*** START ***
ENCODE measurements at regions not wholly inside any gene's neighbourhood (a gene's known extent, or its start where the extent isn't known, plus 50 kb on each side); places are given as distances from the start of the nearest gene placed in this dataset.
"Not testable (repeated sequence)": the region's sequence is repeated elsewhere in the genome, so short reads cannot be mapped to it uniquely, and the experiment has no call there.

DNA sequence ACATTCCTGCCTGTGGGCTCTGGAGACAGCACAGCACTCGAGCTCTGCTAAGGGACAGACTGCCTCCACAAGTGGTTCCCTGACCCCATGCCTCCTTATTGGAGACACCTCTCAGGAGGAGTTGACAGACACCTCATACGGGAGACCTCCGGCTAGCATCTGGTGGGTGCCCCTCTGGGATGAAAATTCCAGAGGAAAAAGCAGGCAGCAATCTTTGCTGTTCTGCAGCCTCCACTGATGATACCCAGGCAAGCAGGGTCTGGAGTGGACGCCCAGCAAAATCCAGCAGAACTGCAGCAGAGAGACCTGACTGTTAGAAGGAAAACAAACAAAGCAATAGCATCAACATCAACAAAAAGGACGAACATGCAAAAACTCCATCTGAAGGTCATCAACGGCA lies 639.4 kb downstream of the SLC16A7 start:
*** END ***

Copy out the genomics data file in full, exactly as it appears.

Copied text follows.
ENCODE measurements at regions not wholly inside any gene's neighbourhood (a gene's known extent, or its start where the extent isn't known, plus 50 kb on each side); places are given as distances from the start of the nearest gene placed in this dataset.
"Not testable (repeated sequence)": the region's sequence is repeated elsewhere in the genome, so short reads cannot be mapped to it uniquely, and the experiment has no call there.

DNA sequence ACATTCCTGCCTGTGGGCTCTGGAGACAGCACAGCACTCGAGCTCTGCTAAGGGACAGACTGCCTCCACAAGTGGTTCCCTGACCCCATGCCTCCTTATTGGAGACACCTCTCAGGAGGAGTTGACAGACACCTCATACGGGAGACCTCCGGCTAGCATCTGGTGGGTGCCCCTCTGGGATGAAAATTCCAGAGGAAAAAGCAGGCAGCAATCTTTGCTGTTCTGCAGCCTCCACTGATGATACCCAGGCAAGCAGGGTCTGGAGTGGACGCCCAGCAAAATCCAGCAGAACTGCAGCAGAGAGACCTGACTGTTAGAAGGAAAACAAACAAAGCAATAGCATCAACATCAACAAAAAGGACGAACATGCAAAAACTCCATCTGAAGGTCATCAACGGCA lies 639.4 kb downstream of the SLC16A7 start: